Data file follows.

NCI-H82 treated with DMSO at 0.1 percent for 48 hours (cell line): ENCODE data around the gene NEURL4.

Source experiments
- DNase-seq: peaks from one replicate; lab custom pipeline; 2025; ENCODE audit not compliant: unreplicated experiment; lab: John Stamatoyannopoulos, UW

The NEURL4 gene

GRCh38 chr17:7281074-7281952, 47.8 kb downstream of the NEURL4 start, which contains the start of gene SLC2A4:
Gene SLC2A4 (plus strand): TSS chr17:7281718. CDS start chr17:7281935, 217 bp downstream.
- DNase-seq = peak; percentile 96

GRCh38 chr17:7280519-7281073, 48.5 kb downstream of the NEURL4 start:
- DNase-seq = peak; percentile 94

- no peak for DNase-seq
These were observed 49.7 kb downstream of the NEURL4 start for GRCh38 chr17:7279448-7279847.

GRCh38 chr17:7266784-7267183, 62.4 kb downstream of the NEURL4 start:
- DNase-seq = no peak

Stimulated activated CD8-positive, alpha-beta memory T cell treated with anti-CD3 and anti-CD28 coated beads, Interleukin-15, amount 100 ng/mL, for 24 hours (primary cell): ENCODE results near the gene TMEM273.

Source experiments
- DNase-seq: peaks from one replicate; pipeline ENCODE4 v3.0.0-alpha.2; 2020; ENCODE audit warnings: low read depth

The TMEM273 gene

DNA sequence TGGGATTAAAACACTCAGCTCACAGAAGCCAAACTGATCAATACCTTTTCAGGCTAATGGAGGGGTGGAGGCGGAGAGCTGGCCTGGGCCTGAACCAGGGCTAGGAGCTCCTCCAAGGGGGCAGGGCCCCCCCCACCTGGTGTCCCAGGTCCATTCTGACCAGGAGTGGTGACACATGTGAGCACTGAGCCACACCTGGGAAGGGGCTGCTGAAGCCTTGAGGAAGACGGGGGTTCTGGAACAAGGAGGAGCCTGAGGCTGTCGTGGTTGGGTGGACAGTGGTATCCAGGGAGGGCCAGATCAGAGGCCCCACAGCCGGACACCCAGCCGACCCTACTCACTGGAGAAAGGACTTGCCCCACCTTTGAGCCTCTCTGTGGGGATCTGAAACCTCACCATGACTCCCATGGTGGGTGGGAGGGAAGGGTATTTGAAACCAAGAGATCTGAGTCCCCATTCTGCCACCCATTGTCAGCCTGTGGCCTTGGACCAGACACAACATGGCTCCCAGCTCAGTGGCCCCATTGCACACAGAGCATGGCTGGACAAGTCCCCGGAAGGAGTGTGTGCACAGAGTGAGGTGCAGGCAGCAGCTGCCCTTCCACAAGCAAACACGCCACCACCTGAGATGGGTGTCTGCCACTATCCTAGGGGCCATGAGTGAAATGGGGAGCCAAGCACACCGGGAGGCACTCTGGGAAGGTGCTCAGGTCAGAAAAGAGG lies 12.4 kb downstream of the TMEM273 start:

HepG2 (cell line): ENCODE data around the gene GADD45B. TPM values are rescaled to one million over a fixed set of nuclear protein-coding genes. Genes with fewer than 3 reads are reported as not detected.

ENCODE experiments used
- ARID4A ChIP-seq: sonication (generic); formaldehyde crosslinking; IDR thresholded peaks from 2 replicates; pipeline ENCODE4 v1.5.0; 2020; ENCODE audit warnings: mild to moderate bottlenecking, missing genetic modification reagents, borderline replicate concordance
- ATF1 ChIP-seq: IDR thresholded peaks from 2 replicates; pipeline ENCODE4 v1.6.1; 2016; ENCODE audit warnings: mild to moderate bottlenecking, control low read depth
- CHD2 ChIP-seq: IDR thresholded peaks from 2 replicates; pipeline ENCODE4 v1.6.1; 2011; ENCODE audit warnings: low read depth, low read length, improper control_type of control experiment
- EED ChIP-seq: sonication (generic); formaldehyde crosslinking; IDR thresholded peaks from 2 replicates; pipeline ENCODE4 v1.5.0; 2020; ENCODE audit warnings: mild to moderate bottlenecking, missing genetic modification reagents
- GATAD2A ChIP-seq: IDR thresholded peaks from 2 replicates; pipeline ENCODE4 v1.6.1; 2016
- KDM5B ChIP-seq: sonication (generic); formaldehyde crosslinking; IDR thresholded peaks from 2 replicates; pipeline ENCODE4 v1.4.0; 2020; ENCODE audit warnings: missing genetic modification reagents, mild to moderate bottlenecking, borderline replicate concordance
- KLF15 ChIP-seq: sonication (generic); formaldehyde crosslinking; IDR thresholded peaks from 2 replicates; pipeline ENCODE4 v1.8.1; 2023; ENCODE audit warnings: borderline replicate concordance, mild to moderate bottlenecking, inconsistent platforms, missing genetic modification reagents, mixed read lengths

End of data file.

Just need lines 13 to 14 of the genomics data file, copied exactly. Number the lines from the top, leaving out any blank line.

- DNase-seq = no peak

Stimulated activated CD8-positive, alpha-beta memory T cell treated with anti-CD3 and anti-CD28 coated beads, Interleukin-15, amount 100 ng/mL, for 24 hours (primary cell): ENCODE results near the gene TMEM273.